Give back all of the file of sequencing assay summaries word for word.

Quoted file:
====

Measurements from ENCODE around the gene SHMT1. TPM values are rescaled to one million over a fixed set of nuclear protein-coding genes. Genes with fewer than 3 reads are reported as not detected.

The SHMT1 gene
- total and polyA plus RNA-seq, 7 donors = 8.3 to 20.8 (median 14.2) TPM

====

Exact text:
Measurements from ENCODE around the gene SHMT1. TPM values are rescaled to one million over a fixed set of nuclear protein-coding genes. Genes with fewer than 3 reads are reported as not detected.

The SHMT1 gene
- total and polyA plus RNA-seq, 7 donors = 8.3 to 20.8 (median 14.2) TPM